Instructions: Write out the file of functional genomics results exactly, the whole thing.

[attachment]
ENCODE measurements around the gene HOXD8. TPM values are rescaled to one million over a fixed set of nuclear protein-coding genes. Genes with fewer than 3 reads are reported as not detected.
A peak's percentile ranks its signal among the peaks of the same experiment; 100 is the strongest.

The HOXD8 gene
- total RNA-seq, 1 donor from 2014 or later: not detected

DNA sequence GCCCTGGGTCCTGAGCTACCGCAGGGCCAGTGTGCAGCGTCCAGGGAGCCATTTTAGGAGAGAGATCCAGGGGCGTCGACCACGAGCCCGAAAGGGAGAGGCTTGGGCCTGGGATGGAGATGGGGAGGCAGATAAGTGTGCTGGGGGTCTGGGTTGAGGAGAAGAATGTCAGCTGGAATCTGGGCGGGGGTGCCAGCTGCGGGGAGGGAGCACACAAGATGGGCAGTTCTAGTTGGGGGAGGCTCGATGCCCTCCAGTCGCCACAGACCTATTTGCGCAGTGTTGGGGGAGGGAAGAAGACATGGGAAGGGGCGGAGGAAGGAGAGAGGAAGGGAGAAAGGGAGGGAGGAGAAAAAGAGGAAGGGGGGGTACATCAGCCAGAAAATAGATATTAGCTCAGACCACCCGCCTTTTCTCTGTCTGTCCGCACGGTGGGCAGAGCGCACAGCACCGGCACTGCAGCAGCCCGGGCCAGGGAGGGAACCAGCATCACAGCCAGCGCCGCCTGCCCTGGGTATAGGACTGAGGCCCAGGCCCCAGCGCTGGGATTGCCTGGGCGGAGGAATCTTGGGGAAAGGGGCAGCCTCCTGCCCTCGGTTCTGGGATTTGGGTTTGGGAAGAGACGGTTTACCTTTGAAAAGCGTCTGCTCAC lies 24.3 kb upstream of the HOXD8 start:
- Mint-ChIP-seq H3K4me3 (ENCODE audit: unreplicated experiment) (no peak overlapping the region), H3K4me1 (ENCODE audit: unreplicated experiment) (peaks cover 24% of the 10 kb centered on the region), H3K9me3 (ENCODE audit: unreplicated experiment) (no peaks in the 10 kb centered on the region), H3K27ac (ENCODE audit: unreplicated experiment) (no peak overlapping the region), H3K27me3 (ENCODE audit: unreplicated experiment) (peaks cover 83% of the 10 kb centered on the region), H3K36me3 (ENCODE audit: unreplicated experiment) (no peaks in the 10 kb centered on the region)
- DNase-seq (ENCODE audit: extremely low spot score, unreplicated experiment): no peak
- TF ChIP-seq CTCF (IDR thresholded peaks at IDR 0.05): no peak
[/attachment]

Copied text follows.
ENCODE measurements around the gene HOXD8. TPM values are rescaled to one million over a fixed set of nuclear protein-coding genes. Genes with fewer than 3 reads are reported as not detected.
A peak's percentile ranks its signal among the peaks of the same experiment; 100 is the strongest.

The HOXD8 gene
- total RNA-seq, 1 donor from 2014 or later: not detected

DNA sequence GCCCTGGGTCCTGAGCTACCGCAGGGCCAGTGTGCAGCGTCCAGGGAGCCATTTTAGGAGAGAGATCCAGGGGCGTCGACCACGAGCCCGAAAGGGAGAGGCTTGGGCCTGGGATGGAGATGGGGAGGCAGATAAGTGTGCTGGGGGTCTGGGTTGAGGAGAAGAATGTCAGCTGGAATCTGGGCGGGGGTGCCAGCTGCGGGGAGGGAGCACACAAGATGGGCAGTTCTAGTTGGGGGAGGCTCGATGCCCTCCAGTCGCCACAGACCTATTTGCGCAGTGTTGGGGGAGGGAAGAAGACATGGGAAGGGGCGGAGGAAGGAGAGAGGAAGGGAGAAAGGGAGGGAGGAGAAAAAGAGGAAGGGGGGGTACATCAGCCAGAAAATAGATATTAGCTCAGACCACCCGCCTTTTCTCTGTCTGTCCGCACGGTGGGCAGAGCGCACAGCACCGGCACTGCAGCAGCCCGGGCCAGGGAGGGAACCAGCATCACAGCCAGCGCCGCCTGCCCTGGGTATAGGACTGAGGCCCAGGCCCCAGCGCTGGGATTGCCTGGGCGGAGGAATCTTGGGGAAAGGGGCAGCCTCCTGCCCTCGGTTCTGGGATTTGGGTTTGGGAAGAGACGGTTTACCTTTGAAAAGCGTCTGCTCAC lies 24.3 kb upstream of the HOXD8 start:
- Mint-ChIP-seq H3K4me3 (ENCODE audit: unreplicated experiment) (no peak overlapping the region), H3K4me1 (ENCODE audit: unreplicated experiment) (peaks cover 24% of the 10 kb centered on the region), H3K9me3 (ENCODE audit: unreplicated experiment) (no peaks in the 10 kb centered on the region), H3K27ac (ENCODE audit: unreplicated experiment) (no peak overlapping the region), H3K27me3 (ENCODE audit: unreplicated experiment) (peaks cover 83% of the 10 kb centered on the region), H3K36me3 (ENCODE audit: unreplicated experiment) (no peaks in the 10 kb centered on the region)
- DNase-seq (ENCODE audit: extremely low spot score, unreplicated experiment): no peak
- TF ChIP-seq CTCF (IDR thresholded peaks at IDR 0.05): no peak